#5: “Letting the Cat Out of the Bag to Spill the Beans”

26 Pickup, the Half-ton

When you go out on your book tours, is it difficult to keep on track the book you are promoting, or do you sometimes let out tidbits from the upcoming book?

  • Eileen Everitt

Hi Eileen,

Really good question.
Most people don’t realize the scheduling of publication, and that it can get a little confusing when you’re going out on tour with a book you wrote a year ago as opposed to the book you just finished or the one you’ve been doing research for and just started. Obviously the one that you’re writing is the one that’s on your mind, but the one the farthest out and the one you need to talk about the least.


It’s tough, and I always feel a little for the readers who are there at the beginning of the tour which I usually start with the statement, “The good news is that you’re here for one of the very first events for this novel—the bad news is that you’re here for one of the very first events for this novel…” I’m usually better at doing the event after I’ve done about twenty-five of them.

(You get better at everything the more you do it, except drywall, so if you can’t do drywall just hire somebody.)
Then there are the paperback editions that come out a year after hardback release, which complicates things all over again. It’s only fair that readers want to ask questions about last year’s book, but it sometimes takes a moment to remember the storyline.
People sometimes ask how a writer can keep track of all the fictitious characters in the novels they write, but in all honesty, I spend about eight hours a day, six days a week with those characters. . . and cheat on Sundays. So, in all honesty, I spend more time with the characters than I do with my actual family…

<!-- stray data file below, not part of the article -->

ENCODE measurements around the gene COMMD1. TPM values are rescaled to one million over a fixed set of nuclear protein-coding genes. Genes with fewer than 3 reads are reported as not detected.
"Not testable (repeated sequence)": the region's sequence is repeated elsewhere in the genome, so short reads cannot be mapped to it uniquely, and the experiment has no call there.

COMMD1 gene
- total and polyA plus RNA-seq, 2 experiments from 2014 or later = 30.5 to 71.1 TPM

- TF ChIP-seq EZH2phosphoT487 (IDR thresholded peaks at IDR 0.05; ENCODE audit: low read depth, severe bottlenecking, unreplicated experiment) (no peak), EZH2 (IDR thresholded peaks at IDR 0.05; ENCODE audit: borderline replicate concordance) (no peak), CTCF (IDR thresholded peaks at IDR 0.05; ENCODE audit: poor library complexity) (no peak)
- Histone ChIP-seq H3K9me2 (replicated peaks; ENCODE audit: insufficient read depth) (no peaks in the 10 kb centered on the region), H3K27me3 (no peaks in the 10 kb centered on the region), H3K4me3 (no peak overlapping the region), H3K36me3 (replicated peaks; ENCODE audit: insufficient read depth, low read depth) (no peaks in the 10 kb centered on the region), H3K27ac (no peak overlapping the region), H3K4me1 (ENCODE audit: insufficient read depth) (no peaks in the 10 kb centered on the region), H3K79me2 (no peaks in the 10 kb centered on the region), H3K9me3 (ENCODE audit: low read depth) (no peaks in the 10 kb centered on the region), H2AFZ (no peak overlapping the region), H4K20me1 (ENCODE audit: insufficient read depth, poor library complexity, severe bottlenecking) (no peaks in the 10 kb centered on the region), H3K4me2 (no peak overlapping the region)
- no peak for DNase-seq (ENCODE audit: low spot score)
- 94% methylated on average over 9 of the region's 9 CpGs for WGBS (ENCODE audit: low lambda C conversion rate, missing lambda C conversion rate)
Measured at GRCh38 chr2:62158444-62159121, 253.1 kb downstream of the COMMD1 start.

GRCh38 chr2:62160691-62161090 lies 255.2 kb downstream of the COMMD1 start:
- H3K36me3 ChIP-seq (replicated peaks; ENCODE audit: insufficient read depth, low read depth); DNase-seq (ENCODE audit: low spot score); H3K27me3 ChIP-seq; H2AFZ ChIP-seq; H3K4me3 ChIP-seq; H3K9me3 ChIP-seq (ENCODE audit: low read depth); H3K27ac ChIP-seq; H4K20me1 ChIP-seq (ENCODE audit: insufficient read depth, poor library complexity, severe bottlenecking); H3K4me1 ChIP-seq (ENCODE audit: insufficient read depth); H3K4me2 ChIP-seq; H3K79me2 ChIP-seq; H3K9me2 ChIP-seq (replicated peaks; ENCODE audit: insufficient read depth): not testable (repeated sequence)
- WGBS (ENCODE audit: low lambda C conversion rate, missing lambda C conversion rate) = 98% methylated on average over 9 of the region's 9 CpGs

Due to the nature of Crime Fiction, you have to be careful and not give away too many plot points because you might reveal the story of your next book. Last year I posted previews on social media with excerpts from the upcoming book and a lot of people enjoyed them but then a lot of folks refused to read them because they didn’t want to ruin the experience of reading the entire novel, and I can understand that. I was really careful about not letting the cat out of the bag, but there were still segments of the book lifted out of context. I started worrying that they were right and didn’t do it again this year.
Nevertheless, you do sometimes slip up, but I try to be careful and not give too much away about future books. Usually, I try and give those present a preview of what’s coming up next year—at least when I remember. Generally, I have my wife, Judy, to remind me at the end of the event.

I guess I’m odd, but I really enjoy doing the events and the one starting on September 5th is kind of a whopper with twenty-three stops. An awful lot of publishers are pulling back on touring their authors, but I still enjoy getting out there and meeting and signing for folks.
So long as I don’t spill the beans…

See you on the trail,


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